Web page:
Yamhill County Residents Asked To Find Rare Turtles | News Radio 1190 KEX

Yamhill County property owners are being asked to help search for a rare Pacific Northwest native reptile: the northwestern pond turtle, also known as the western pond turtle. Funded in part by a grant from the Oregon Zoo Foundation, the Northwest Ecological Research Institute survey is seeking Yamhill County properties with streams, ponds or wetlands that might harbor the small turtles.

Yamhill County has the fewest documented reports of turtles in the Lower Willamette watershed, impeding conservation of this species in this area of its range. Using a combination of visual encounter surveys and hands-on trapping, biologist Laura Guderyahn will lead a team of community volunteers to map where turtles live.

“We’ll be looking for turtles on public and tribal lands throughout Yamhill County, but to get a more complete picture of where they live, we’re hoping a few Yamhill County residents will allow us to survey their private property,” Guderyahn said. “We’re looking for properties with streams, wetlands or ponds that are a quarter-acre or larger in size.”

Yamhill County residents who wish to include their property in the turtle survey can fill out a short webform at oregonzoo.org/yamhill-county-turtle-survey. Guderyahn hopes data collected through this project will help local land managers improve habitat and wildlife connectivity throughout the watershed. Landowners who have confirmed native turtles using their property may be eligible for restoration and land improvement funding.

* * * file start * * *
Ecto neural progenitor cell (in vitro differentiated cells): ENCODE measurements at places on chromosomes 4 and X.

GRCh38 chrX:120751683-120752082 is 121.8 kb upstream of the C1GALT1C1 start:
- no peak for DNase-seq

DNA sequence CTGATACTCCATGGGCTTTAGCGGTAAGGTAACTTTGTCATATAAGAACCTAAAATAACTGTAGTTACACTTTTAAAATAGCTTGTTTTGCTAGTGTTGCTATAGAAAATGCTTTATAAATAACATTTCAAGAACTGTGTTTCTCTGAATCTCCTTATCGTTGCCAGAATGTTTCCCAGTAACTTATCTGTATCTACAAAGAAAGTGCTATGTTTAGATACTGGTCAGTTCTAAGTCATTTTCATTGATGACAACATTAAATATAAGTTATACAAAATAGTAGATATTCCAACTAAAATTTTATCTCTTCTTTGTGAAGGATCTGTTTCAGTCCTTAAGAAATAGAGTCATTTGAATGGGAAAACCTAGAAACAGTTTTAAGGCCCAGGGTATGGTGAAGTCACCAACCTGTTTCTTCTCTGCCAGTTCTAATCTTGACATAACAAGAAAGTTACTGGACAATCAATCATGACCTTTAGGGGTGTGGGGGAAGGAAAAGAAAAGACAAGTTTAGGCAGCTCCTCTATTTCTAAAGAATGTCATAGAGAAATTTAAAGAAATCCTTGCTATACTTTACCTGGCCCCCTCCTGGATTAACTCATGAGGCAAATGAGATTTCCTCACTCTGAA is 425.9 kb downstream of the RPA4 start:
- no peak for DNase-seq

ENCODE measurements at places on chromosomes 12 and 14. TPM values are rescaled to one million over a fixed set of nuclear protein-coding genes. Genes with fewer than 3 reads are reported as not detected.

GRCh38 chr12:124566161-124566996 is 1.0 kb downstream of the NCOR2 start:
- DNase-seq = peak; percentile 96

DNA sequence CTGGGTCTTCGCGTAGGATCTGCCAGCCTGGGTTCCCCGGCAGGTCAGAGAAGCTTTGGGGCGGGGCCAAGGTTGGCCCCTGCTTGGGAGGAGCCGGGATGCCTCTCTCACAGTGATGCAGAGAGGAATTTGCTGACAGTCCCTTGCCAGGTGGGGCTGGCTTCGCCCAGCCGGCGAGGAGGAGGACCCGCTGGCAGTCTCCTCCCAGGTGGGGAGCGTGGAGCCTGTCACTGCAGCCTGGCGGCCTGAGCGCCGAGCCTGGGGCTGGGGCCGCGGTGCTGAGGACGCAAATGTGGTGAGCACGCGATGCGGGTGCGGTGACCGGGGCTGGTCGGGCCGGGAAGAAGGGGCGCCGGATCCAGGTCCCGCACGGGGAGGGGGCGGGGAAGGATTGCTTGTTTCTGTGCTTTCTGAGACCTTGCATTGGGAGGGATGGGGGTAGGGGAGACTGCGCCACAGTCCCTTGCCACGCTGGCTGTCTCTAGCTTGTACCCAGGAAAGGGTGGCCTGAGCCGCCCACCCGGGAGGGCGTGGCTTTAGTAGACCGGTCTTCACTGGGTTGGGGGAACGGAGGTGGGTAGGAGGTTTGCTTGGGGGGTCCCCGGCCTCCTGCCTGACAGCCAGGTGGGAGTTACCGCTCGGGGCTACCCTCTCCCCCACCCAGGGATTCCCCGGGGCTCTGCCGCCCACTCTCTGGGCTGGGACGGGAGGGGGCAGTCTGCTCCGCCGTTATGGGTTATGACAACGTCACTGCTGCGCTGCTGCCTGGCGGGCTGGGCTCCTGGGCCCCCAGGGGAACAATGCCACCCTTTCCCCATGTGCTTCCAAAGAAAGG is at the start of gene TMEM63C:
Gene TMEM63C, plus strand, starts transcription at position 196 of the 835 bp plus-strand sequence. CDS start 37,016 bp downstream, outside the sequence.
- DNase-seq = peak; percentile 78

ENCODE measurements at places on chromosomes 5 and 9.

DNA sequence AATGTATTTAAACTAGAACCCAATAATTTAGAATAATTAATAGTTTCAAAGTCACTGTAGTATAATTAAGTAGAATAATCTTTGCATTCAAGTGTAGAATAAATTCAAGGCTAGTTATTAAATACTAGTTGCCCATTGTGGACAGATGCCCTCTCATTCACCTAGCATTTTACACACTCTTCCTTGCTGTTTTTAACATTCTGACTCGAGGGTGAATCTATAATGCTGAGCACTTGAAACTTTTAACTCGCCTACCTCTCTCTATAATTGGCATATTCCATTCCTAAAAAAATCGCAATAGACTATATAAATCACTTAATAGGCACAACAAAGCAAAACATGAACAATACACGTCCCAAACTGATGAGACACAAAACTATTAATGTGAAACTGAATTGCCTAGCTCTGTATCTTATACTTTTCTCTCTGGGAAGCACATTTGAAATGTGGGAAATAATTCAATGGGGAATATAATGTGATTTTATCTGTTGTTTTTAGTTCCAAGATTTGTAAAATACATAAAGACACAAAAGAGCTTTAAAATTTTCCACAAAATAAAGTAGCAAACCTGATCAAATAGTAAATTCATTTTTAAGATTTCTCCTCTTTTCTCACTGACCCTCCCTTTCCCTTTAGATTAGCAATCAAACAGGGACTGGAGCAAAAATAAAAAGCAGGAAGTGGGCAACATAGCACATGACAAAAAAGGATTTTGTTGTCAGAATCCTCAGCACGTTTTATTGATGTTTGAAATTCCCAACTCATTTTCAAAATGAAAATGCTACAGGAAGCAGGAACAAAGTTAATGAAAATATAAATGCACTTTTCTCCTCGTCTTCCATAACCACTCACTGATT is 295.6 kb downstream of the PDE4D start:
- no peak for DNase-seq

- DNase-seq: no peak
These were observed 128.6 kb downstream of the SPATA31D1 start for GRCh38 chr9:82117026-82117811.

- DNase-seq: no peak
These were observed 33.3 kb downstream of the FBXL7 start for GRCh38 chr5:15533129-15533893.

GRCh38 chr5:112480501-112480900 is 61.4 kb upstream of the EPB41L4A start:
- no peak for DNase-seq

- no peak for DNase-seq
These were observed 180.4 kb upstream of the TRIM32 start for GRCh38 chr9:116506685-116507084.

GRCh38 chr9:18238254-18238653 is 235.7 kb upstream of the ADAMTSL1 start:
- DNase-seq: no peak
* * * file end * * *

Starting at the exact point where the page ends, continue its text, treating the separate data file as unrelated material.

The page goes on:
The turtle surveys are free and non-invasive, and there are no obligations after receiving a survey, which is used for data collection purposes only.

“Turtles are decomposers, so they break down a lot of the dead, dying and decaying matter that’s in a wetland and return it back to that ecosystem,” Guderyahn said. “Their presence also indicates the health of ecosystems. If we see fewer and fewer turtles, there’s probably something unhealthy in either that aquatic or the terrestrial habitat.”

The survey is one of four projects the Oregon Zoo Foundation is supporting through the Oregon Conservation and Recreation Fund, which finances efforts that help implement the Oregon Conservation Strategy and connect people with the outdoors. To learn more, visit oregonisalive.org.

“Conservation starts at home, and most of the zoo’s efforts to save species focus on the Pacific Northwest,” said Julie Fitzgerald, executive director of the Oregon Zoo Foundation. “Generous gifts from our members and supporters help the Oregon Zoo make our state a better place for wildlife, people and the habitats we all depend on.”

The northwestern pond turtle, once common from Baja California to the Puget Sound, is listed as an endangered species in Washington and a sensitive species in Oregon. Two decades ago, northwestern pond turtles were on the verge of completely dying out in Washington, with fewer than 100 left in the state.

Since then, more than 1,500 zoo-reared turtles have been released through the Western Pond Turtle Recovery Project, a collaborative effort by the Oregon Zoo, Woodland Park Zoo, Washington Department of Fish and Wildlife, U.S. Fish and Wildlife Service, Bonneville Power Administration, USDA Forest Service, Friends of the Columbia Gorge and other partners.

Source: Oregon Zoo